I’ve found the phrase “I’m busy” comes up in my conversations more and more recently. It appears I’m not alone. But this blog entry isn’t to talk about how we as a country feel an incessant need to stay occupied, but rather about using that as an excuse.
A few weeks ago a gentleman I was seeing, and with whom I thought there was mutual chemistry, told me he wasn’t interested in seeing me any longer because he didn’t have the time to invest into the relationship that he thought it deserved. In short, he was too busy to have a relationship, at least with me.
I’ve found myself using “I’m busy” as an excuse on why I haven’t done something or another: responding to an email, getting together with friends, etc. But frankly, the excuse is hogwash. We’re all busy. Yet we somehow make time to do the things that we deem important to us.
We’re at one of the most stressful parts of the release cycle at work. Long hours at the office and insanely packed days are the norm, but I still need to make downtime for me and time spent with my friends. Yes, that may mean living even more rigedly by a schedule for the next several months, but that’s better than living under a merky haze of being ambigiously “busy”.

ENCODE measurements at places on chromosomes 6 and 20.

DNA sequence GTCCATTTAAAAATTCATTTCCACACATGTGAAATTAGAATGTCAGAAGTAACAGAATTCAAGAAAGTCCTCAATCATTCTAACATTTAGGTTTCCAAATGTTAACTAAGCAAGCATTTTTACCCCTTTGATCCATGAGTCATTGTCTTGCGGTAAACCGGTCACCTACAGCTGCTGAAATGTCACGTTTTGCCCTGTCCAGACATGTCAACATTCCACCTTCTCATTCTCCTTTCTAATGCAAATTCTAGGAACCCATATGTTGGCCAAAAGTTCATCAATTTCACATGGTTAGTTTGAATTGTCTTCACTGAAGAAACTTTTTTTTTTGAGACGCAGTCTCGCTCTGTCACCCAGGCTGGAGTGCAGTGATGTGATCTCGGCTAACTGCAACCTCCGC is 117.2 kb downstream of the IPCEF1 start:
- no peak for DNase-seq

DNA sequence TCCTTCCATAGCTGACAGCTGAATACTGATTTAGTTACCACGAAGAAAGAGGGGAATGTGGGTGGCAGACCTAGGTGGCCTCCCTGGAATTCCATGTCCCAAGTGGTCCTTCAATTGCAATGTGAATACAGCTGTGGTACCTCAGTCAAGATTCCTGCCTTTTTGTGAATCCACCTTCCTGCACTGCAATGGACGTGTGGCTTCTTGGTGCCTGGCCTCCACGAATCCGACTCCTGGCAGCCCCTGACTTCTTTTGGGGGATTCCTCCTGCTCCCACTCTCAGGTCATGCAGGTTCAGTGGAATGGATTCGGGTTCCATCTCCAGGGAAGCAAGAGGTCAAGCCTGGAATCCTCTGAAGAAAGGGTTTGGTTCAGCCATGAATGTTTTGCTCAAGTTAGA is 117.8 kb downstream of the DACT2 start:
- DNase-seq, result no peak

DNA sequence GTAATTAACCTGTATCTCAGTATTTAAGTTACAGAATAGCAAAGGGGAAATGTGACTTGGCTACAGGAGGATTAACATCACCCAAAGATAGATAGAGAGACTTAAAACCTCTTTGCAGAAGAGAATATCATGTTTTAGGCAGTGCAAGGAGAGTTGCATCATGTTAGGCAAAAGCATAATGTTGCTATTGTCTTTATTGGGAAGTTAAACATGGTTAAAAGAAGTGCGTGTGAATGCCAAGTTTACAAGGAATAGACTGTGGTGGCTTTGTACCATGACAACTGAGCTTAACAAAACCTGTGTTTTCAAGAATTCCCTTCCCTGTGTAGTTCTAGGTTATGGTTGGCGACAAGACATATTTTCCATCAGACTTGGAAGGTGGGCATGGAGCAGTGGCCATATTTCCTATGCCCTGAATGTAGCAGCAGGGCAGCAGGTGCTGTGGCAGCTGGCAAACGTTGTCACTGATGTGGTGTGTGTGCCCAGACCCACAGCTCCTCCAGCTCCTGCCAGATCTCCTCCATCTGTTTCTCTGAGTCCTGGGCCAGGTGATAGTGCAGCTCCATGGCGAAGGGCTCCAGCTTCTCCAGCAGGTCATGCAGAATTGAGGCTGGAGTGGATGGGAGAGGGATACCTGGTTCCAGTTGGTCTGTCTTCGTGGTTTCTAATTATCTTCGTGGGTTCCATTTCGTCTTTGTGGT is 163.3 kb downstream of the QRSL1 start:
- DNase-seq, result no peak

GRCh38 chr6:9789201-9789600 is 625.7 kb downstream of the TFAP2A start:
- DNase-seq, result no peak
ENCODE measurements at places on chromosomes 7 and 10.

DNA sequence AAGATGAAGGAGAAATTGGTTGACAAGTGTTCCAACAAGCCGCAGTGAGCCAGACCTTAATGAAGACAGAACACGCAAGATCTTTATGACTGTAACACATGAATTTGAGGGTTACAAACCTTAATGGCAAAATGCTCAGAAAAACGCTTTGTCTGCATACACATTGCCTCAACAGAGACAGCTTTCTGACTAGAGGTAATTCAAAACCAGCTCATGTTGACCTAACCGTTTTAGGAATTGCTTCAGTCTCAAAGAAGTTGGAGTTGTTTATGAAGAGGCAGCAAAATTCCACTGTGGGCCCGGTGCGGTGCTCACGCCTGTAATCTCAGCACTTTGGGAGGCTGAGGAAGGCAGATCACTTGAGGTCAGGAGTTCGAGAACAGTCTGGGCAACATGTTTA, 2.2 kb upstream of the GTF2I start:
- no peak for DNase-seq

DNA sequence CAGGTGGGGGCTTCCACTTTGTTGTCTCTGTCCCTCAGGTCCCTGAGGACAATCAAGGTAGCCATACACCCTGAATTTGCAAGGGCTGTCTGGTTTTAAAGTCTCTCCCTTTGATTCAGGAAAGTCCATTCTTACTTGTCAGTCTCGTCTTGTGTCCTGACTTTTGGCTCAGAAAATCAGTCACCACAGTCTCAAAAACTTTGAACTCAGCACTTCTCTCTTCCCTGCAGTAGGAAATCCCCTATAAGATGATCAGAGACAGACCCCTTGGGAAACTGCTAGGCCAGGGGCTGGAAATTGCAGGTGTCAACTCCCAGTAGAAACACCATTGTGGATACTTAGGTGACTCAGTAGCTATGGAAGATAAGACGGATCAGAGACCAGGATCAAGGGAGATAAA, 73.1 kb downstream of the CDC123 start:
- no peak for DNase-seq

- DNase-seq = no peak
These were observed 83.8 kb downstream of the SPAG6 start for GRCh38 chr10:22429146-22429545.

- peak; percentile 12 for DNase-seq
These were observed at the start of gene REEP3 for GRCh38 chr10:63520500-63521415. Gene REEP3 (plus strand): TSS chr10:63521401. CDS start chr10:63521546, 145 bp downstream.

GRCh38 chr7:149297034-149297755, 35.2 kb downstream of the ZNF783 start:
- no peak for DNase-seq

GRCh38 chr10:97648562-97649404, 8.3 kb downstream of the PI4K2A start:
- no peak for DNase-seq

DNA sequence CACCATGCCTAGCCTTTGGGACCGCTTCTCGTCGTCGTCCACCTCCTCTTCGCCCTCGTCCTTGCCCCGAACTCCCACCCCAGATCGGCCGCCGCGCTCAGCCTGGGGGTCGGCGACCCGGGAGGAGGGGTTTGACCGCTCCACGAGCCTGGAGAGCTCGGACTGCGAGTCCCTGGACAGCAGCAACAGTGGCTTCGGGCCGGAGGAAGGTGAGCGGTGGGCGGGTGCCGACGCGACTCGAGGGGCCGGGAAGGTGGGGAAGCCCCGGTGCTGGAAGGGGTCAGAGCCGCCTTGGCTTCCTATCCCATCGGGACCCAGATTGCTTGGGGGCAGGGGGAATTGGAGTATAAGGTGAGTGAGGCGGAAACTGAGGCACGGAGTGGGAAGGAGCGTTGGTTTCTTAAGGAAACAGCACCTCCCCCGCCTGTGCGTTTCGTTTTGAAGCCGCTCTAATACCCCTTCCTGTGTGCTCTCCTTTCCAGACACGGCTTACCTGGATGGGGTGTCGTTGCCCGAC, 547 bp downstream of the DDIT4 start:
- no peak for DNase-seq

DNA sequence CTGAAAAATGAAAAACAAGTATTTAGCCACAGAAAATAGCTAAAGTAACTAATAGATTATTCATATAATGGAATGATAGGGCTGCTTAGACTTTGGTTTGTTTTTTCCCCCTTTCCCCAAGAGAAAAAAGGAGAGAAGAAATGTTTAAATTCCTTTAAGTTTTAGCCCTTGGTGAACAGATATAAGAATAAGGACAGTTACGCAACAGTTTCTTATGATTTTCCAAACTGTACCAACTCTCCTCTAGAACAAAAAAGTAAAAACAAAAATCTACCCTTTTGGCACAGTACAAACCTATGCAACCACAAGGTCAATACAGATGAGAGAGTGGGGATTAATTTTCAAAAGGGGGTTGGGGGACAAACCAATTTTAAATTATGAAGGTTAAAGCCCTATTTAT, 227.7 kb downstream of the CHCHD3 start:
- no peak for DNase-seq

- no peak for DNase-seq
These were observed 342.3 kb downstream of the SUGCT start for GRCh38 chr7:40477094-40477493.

So I’m purging “I’m busy” from my vocabulary, becoming even better friends with my calendar, and making time to do things that are important to me.
3 thoughts on “Not letting “I’m busy” rule my life”
“Yet we somehow make time to do the things that we deem important to us.”
This reminds me of the addage, “If you want something done, ask a busy person to do it.”
Looking this up for the exact wording, one place attributes it to Lucille Ball, with the added sentence: “The more things you do, the more you can do.”
And that reminds me of the quote, “Happy as a clam,” which I never really “got” until I looked it up and found out that it’s been shortened over time. The full quote is, “Happy as a clam at high tide,” which makes a lot more sense.
But I digress.
A recent related post from a blog that I follow.
I’ve been in discussions with ministers on this, they suggested instead of saying “I’m busy” as a way not to take on an additional task, to say “That isn’t important to me right now.” which is much truer, and in some ways more empowering.